The article does a good job of summarizing the challenges of blight as amplified by rough economic times: property owners who might already struggle with maintenance and upkeep are even more at risk of letting a given structure or piece of land fall into disrepair when finances get tight and layoffs and foreclosures are looming. With such a high percentage of Richmond's residences being rentals, there's possibility for further disconnect between the state of the property and the owner's involvement in it.
My impression from the article and from the conversations I've had with city leaders is that Richmond is generally doing what it can to respond to the impact of decaying properties. But it can be discouraging to know that the process of getting a blighted property owner's attention is often drawn out over a long time and a lot of paperwork, not to mention expenditure of taxpayer dollars: wait for the property to be reported as blighted, flag it, mow it or repair it and bill the property owner, wait for the bill to go unpaid, place a lein on the property, and THEN there MIGHT be a financial incentive for some action. This routine may bear the customary government trademarks of caution and glacial due process, but it doesn't recognize very well the shorter-term impacts (financial and social) of a property falling into disrepair, and the ripple effect it can have on other areas nearby.
That particular concern is probably better taken up by neighborhoods and communities of neighbors than by municipal government, though. When a given area has a strong sense of community or neighborhood identity, perhaps through the work of an active neighborhood association, it's harder for any one property or resident to get left behind. When people know their neighbors and understand what personal and financial constraints are at work, there may be more opportunities to lend a hand and stop a bad situation from getting worse in a way that more deeply impacts the whole neighborhood. When we have vibrant and accessible public spaces, including a healthy downtown and surrounding arts and cultural districts, we have more opportunities to pool together our shared investment in the health of the city.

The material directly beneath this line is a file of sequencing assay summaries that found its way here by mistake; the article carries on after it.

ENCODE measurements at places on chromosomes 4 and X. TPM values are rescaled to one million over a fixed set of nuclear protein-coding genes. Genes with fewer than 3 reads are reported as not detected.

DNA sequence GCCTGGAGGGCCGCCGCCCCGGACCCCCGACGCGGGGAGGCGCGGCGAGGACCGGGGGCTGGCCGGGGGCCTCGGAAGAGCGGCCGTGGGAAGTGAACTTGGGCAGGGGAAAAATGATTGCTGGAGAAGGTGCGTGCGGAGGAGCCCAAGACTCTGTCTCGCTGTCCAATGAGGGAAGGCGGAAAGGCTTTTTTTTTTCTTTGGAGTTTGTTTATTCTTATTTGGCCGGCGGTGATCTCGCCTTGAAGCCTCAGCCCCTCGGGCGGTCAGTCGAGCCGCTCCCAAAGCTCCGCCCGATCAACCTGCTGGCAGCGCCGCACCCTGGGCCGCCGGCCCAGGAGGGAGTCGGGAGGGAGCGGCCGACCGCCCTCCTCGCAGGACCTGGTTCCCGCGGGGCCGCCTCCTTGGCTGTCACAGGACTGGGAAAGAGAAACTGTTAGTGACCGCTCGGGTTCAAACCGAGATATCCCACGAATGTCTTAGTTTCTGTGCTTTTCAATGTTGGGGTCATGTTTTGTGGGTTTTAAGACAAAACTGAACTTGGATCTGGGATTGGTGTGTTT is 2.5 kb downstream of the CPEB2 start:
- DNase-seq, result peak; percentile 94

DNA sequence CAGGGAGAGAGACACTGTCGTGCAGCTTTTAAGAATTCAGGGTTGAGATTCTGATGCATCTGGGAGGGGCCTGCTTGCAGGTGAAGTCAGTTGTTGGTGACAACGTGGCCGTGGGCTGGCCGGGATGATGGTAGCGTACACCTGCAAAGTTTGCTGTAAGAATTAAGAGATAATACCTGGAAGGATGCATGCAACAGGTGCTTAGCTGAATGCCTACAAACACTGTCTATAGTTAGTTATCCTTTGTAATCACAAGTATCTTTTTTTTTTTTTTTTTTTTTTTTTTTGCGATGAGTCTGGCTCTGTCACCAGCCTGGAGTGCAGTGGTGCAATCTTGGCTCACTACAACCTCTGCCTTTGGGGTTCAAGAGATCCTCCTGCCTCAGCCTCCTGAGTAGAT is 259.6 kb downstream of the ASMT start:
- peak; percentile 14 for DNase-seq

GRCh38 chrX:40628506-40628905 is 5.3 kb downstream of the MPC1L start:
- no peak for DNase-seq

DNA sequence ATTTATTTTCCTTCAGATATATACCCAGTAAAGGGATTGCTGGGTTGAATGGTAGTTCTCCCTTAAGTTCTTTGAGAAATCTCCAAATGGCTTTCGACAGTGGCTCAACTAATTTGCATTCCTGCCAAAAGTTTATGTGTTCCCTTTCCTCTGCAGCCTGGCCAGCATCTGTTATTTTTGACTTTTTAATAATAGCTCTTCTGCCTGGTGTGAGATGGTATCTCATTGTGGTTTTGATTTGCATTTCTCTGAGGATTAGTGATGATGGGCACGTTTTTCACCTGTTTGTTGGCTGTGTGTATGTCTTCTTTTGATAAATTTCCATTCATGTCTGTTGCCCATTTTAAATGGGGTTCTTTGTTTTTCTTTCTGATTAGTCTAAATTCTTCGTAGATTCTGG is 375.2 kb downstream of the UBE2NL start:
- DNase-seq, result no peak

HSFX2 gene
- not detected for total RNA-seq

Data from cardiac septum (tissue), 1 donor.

Of course, blight is a symptom of some other troubling trends as much as it is a cause. Richmond can check off many of Wikipedia's list of sources of urban decay:
It may feature deindustrialization, depopulation or changing population, economic restructuring, abandoned buildings, high local unemployment, fragmented families, political disenfranchisement, crime, and a desolate, inhospitable city landscape...Urban decay has no single cause; it results from combinations of inter-related socio-economic conditions—including the city’s urban planning decisions, the poverty of the local populace, the construction of freeway roads and rail road lines that bypass the area, depopulation by suburbanization of peripheral lands, real estate neighborhood redlining, and xenophobic immigration restrictions.
As much as we should be working to address blight in Richmond, we need to also develop a holistic view of these underlying causes, and develop a long-term approach that not only focuses on revitalizing Richmond's residential areas, but also on building a vibrant and self-reliant city as a whole.